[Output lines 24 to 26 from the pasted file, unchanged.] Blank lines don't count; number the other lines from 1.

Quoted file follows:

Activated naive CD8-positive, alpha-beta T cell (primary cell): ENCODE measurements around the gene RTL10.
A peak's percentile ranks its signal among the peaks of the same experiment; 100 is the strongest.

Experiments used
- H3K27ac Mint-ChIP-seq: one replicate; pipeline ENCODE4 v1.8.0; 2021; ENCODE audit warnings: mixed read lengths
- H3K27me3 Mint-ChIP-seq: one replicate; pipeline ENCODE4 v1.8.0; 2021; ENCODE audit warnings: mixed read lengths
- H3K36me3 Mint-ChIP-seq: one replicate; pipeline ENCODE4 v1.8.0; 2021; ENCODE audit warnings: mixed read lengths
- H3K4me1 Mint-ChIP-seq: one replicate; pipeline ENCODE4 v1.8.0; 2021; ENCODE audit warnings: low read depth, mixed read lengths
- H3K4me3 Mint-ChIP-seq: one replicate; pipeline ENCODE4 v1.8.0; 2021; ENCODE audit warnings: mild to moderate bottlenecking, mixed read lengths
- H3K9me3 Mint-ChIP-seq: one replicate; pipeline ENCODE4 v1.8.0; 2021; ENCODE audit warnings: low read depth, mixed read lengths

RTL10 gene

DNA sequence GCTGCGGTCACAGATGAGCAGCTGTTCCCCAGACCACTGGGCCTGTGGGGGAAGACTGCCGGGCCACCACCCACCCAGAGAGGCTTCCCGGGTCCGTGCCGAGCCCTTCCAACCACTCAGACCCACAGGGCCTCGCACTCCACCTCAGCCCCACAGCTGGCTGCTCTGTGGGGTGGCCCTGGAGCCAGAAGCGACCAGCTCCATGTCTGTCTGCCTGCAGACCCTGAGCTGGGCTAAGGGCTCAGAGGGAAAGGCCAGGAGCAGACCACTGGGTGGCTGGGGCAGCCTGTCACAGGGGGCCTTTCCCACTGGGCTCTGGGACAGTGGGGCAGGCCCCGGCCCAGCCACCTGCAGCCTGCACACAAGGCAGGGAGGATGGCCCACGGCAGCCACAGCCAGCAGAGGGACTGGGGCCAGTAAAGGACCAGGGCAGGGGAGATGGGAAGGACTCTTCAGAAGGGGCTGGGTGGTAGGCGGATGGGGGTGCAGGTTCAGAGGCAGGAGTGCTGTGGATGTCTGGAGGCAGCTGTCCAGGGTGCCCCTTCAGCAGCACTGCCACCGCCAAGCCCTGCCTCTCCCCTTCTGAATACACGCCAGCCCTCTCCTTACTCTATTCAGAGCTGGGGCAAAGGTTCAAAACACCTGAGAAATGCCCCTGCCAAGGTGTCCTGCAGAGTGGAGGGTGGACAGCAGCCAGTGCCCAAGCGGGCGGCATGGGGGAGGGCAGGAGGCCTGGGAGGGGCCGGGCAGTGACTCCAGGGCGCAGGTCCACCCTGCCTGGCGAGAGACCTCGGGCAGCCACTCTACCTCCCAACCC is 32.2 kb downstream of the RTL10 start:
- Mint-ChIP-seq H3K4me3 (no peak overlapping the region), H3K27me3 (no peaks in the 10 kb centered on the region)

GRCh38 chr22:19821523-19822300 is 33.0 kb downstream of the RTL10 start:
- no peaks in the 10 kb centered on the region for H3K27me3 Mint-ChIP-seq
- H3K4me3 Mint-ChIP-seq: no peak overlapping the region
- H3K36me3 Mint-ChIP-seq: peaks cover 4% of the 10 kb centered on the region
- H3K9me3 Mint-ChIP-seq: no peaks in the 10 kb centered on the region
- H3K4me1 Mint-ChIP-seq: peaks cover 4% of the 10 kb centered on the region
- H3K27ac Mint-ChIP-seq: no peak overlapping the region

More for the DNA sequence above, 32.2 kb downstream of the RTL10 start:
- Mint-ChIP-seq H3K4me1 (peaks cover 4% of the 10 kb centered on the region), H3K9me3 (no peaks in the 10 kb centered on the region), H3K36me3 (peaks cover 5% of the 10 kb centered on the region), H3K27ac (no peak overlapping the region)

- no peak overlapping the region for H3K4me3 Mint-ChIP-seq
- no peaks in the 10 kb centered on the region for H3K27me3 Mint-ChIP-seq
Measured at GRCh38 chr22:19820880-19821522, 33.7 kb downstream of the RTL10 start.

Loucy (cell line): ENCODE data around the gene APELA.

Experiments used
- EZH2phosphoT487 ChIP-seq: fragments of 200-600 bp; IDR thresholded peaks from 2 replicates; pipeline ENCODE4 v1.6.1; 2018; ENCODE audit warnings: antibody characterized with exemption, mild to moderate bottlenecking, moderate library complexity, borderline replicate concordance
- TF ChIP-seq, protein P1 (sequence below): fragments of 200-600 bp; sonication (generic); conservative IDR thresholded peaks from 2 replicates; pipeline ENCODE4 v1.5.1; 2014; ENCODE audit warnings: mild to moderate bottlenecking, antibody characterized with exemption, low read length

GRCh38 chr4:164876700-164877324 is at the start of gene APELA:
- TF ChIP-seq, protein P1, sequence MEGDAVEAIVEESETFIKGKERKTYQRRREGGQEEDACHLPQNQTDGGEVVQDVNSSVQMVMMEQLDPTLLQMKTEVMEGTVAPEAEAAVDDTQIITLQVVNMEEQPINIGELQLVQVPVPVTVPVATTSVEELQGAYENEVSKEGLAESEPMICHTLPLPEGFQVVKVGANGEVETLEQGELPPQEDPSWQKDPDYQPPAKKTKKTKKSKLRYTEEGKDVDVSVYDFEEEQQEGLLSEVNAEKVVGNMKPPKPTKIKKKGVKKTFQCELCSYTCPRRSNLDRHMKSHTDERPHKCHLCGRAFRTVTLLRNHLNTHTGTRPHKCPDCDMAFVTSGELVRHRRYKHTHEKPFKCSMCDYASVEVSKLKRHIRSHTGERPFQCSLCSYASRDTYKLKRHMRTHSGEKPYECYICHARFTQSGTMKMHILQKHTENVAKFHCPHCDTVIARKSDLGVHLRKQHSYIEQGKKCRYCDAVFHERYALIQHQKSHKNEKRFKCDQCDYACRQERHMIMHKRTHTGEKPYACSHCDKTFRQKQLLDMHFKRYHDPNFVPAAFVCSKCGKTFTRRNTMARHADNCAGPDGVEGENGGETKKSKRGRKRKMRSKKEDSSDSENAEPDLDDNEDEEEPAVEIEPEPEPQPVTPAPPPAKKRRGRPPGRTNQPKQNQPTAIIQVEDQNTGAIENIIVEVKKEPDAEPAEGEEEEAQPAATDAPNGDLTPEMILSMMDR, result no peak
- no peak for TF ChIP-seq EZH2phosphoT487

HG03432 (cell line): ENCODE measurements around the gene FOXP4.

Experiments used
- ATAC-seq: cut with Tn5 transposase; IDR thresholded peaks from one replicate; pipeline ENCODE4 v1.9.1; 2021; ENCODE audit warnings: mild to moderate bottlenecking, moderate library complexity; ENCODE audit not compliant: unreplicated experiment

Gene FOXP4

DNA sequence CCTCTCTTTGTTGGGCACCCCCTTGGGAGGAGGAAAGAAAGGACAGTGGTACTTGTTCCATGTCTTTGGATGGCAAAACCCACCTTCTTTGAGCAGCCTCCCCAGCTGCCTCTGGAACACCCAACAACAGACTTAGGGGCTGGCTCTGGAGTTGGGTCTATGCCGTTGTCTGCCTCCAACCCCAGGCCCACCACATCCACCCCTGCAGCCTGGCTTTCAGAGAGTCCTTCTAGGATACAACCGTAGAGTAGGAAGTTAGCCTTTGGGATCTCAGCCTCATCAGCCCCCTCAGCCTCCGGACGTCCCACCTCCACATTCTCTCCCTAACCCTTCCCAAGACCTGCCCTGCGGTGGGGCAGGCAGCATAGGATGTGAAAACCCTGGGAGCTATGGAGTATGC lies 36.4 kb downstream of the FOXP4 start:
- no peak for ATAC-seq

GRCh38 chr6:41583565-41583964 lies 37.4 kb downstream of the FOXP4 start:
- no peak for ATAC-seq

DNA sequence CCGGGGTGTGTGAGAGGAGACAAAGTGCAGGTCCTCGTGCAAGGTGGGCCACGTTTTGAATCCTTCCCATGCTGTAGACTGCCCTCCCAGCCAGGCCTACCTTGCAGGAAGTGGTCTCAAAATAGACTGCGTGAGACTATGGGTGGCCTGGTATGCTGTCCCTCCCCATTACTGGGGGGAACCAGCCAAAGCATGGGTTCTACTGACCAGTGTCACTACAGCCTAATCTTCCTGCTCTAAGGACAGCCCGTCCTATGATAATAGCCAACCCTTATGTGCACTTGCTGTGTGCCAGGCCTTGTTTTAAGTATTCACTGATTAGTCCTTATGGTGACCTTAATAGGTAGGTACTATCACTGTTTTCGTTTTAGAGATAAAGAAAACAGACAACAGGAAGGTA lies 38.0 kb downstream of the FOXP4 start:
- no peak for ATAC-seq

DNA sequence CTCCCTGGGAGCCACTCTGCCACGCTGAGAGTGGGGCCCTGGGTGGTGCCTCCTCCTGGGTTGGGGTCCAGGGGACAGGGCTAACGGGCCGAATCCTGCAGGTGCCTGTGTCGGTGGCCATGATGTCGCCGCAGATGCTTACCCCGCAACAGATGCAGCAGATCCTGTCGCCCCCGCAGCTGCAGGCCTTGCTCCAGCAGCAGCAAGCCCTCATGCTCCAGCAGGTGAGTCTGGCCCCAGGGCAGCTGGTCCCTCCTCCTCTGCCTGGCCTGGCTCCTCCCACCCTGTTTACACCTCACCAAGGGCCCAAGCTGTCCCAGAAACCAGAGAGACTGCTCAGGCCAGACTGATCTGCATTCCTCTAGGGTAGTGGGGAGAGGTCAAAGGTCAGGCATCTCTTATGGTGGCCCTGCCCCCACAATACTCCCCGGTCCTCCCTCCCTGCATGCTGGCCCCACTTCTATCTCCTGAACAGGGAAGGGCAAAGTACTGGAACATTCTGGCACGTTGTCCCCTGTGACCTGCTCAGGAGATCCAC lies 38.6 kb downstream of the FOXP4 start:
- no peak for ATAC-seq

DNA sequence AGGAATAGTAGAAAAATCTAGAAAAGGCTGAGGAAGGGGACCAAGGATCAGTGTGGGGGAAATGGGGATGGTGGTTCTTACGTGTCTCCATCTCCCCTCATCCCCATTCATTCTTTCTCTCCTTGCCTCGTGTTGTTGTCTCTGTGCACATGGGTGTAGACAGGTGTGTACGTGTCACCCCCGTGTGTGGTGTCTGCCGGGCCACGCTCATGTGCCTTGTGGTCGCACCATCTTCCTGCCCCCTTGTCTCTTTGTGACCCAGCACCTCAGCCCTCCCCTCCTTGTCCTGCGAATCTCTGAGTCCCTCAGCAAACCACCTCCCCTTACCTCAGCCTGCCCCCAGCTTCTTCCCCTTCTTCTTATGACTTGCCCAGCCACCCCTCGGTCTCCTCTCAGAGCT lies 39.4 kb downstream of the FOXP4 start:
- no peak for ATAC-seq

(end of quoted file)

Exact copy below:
Measured at GRCh38 chr22:19820880-19821522, 33.7 kb downstream of the RTL10 start.

Loucy (cell line): ENCODE data around the gene APELA.

Experiments used